I recently had the privilege of reviewing an advance copy of Cogheart, a middle grade steampunk adventure by Peter Bunzl. (You can read my review here.) The book has been out for a while in the UK, but it released in America on February 12. Today I have Peter Bunzl visiting on my blog to talk about the book, give some writing tips, and tantalize us about what’s next for him.
1. Cogheart was the first children’s book I’ve read in the steampunk genre, and it really captured my imagination! Why do you think steampunk works well for a school-age audience?
PB: Steampunk can feel epic, swashbuckling and exciting. It’s a genre filled with airships, clockwork inventions, steam-powered machines, wonder, marvel, quirky characters, dastardly deeds and daring do. Those are all great ingredients for a children’s novel and that’s why steampunk works so well for young readers.
2. One of my favorite aspects of Cogheart was the pacing. The story was like an automaton that never wound down but just kept ramping up on each successive chapter with a new trick up its sleeve! Do you have any tips for how to create an adventure that keeps crescendoing to the very end?
PB: Thank you! That’s a great description of suspense. It’s not just the story you want to wind up with each succesive chapter it’s also your heroes and the reader!
Everything must feel constantly off balance. End each chapter with an unanswered question that adds mystery and danger. No matter what the characters do they cannot solve their problems. If they do resolve one, throw in another, like feeding a fire.
At the mid-point, or the end of the second act, answer the mystery posed at the very start. Then have that solution make things worse. Have it set off a stack of dominoes that takes you to the very end of the story.
3. How does your work in film and animation influence your writing process?
PB: Film making taught me about story structure and how to tell a story economically and cinematically. There’s a grammar in film in the way you structure a sequence of shots that’s similar to the way you structure clauses and sentences in fiction. I’ve read some great articles on both editing processes that highlight those similarities.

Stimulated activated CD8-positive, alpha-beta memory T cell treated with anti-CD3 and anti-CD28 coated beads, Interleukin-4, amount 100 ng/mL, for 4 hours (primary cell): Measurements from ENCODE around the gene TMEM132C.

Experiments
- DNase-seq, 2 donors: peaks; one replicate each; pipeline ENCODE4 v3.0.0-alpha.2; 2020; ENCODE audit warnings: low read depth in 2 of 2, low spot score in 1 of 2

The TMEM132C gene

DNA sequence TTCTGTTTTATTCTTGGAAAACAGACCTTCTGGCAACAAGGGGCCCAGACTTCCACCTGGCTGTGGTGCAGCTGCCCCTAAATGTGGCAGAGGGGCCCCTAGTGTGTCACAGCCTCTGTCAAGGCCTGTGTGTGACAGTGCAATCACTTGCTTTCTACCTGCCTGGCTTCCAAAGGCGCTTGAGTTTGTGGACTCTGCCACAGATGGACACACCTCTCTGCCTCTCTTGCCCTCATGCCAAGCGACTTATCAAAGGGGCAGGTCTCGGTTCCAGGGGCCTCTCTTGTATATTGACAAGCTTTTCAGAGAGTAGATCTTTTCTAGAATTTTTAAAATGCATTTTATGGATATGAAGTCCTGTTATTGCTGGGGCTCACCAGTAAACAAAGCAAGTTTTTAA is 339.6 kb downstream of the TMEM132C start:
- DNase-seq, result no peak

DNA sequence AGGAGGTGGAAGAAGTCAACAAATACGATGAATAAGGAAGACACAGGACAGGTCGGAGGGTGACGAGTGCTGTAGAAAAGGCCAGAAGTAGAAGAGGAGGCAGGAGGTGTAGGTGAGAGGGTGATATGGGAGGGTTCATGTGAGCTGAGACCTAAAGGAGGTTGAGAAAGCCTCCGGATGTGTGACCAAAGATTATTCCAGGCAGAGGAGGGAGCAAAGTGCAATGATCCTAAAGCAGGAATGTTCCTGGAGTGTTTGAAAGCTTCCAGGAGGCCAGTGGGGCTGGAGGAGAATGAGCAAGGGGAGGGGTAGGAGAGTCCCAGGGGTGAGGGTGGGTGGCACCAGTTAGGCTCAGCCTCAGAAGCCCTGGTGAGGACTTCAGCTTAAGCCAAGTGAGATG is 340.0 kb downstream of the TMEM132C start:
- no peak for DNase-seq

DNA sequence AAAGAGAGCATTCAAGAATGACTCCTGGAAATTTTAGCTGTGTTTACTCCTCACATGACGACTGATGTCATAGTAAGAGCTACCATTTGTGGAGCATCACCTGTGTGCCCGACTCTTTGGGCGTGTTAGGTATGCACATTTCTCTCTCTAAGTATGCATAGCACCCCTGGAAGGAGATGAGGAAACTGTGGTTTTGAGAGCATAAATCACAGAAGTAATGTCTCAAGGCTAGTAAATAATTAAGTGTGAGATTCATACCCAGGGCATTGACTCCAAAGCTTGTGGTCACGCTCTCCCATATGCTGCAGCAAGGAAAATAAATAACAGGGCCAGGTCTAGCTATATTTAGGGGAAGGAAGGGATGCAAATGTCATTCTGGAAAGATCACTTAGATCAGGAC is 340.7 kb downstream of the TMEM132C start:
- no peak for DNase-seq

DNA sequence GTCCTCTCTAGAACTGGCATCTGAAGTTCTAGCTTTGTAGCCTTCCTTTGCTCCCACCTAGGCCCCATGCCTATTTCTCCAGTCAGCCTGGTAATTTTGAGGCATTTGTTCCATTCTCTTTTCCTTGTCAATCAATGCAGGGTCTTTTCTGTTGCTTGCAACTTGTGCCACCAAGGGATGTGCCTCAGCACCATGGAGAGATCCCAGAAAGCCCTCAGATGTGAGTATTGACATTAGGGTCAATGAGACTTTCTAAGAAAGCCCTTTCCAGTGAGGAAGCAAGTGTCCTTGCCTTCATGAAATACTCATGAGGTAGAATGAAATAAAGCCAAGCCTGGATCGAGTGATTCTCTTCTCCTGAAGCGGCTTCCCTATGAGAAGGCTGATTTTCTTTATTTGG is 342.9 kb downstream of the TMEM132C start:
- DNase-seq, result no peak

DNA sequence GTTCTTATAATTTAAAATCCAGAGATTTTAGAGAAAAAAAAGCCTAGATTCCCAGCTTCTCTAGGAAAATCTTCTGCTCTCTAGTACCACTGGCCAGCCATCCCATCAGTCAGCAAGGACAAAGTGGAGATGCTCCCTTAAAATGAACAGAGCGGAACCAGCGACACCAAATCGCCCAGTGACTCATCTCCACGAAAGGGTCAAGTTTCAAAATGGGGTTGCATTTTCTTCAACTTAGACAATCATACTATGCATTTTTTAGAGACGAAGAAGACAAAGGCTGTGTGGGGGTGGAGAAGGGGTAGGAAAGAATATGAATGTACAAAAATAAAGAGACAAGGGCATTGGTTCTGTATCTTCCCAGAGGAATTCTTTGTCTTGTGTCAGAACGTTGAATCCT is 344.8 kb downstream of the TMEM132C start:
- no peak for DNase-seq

Each shot, or each sentence, should ask a question that’s part-answered and part-added-to by the next one and the next one. And yet each answer also witholds information until you’re ready to reveal it. That’s basically how to create the illusion of a developing story with suspense. It’s when you have the elements in the wrong order that it jars and seems wrong.
4. Your book covers are gorgeous! Did you design them yourself?
PB: Thanks, I absolutely love them and was chuffed to bits when I saw the final versions of each one. I love the dynamism and movement in each of them. They were all designed by Kath Millichope and illustrated by Becca Stadtlander. Together they’ve captured the adventure, excitement and magic of the books spectacularly. I had great fun animating the covers for promotional purposes and you can see that, and other interesting bits and pieces, at cogheart.com.
5. What are the release dates in America for the next two titles in the Cogheart Adventures? And what are you writing now for us to look forward to after the Cogheart books?
PB: The next Cogheart Adventures title Moonlocket will be coming to the US in about six months time, and the third book Skycircus sometime in the first half of next year. As for what I am writing next, if you keep an eye on the the cogheart website, there will be an announcement about that coming very soon!
Thank you so much, Peter, for stopping by! I’m keeping an eye out for Moonlocket and Skycircus when they release in the US, and I’ll definitely be looking out for your announcement on what’s next! Cheers! -Rose